People are confused by ApplicationContext in Windows Forms, but there really isn't any magic happening.
Everyone knows the standard syntax Application.Run to get the message pump started and have your forms display. What most people don't know is how the whole process works and how to get multiple forms up and running. To get some background on you can check out this newsgroup posting where users are trying to help one another through the process, but just aren't certain about how things work http://groups.google.com/groups?selm=MPG.1a75e03c74670c38989868%40msnews.microsoft.com&oe=UTF-8.
The Application class allows you to run a message loop in three ways. You can pass nothing, in which case the Run method will block all day long. You can pass a Form, in which case the Form.Closed event is hooked and the application exits. Or you can pass in an ApplicationContext. We'll get to this last one later. For most purposes people are going to find Application.Run(Form) to be the overload of choice. So how can you use Application.Run(Form), but show another form? Well, you can Show/Hide forms all day long and your thread won't exit out. So having your main form, show sub-forms is quite easy. What happens when your main form gets closed though? Well, you can't let that happen using this overload. You'll have to attach an event handler to your Closing event and return true to CancelEventArgs.Cancel.
Your other option is to just Show your first form, THEN call Application.Run with an empty constructor. Your Form will run, but when it closes, your application won't exit. The problem here is you won't be able to run any more code either. So you have to be careful with this method. You need to make sure there is a Form open at all times so you get to run code. In the case of a wizard or a series of forms, you'd simply make sure that as one form is closing, you are opening the next form in the range. When the last form closes you need to call Application.ExitThread and your application will shut down.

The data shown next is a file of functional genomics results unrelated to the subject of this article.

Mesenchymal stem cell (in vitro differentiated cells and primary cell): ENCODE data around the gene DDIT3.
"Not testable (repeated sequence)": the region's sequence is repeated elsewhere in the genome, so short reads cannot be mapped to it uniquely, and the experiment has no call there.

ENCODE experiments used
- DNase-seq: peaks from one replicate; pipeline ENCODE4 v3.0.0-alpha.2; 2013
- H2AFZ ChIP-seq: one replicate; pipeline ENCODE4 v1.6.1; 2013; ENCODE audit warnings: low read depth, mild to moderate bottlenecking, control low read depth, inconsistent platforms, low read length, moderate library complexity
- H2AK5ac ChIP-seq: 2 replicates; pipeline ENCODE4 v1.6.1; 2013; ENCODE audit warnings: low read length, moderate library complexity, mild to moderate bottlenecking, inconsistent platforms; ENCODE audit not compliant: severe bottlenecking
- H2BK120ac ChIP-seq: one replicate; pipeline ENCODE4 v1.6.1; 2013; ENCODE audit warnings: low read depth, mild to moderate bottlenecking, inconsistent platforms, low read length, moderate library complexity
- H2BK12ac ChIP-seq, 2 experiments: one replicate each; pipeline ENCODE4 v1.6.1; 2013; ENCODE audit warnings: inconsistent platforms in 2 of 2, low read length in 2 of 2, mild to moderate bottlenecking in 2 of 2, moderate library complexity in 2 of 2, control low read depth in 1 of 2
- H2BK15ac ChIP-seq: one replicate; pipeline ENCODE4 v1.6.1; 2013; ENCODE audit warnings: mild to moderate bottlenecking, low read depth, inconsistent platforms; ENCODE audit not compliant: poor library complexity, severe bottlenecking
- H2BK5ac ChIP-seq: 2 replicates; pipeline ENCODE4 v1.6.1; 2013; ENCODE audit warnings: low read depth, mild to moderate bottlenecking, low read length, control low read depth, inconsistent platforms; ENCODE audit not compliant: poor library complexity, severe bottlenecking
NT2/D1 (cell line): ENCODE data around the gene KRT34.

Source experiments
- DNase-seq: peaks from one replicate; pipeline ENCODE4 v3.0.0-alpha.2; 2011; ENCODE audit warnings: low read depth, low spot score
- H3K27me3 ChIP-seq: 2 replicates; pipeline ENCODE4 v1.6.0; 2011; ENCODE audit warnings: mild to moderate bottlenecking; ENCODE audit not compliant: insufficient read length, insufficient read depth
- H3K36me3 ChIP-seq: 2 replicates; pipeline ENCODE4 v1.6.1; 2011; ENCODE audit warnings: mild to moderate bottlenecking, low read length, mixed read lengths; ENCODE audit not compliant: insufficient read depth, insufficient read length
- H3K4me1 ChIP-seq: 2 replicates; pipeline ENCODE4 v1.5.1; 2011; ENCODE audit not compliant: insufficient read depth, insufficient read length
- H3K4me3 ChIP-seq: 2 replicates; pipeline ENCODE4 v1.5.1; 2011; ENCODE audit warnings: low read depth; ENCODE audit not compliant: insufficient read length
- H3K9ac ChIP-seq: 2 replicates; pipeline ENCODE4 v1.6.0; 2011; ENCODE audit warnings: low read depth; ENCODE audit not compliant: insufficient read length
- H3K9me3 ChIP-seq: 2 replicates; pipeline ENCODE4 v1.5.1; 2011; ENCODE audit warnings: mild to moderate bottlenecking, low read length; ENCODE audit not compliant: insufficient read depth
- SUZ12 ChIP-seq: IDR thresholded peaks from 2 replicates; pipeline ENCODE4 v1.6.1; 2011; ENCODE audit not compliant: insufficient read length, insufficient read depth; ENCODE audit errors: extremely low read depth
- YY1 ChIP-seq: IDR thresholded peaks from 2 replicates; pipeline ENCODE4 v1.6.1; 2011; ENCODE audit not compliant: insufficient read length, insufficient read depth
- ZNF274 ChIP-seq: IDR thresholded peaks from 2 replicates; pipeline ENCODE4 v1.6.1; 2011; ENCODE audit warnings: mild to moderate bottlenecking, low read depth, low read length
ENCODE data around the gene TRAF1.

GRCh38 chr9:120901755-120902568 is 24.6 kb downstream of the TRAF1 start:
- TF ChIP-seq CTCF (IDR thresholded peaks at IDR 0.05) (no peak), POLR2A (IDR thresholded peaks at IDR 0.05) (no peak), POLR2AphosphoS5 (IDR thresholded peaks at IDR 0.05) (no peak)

Need another option? Application has an Idle event. You can hook this event to make sure you can always run more code even if there aren't any active forms. That way if the user shuts you down you can re-open your form. You'll still need to call Application.ExitThread in order to shut the application down, but this way you have some security since you can always shut down the application from within the Idle even if you detect the lack of open forms.
Need another option? You can throw a timer into the mix as well. This can even be a WinForms timer, since a timer is hooked to a message pump and the Application is a message pump, you can still get timer messages even if forms aren't open. Again, another place to load up forms if the user closes them all, or shut your application down.
Now we are ready for the ApplicationContext. The ApplicationContext is best used for things like my wizard framework where the component itself knows how to shut things down, but the component isn't a Form. Creating timers and hooking idle are global ways of handling things, while the ApplicationContext is more modular and object oriented. For purposes of stringing Forms together, I would recommend that your ApplicatonContext not even bother setting the MainForm property, rather I'd make sure to hook the Closing or Closed events of all my forms to make sure that I'm always executing code. You can still trap the Application.Idle event from within your ApplicationContext as well and use that.
Now for the kicker. Application.Run is nothing but a blocking call to a message pump. It is NOT the end of the world. It is NOT the end of your application. You can call Application.Run(Form) wait for it to exit, then call Application.Run(Form2) with the next form if your wanted. That is yet another way to handle the whole process of displaying multiple forms and still use the default message pump.
Are there any design guidelines for this type of thing? I don't know of any, but maybe I can get someone from the Windows Forms team to comment. Until then enjoy playing with all of the options here that basically do the same thing ;-)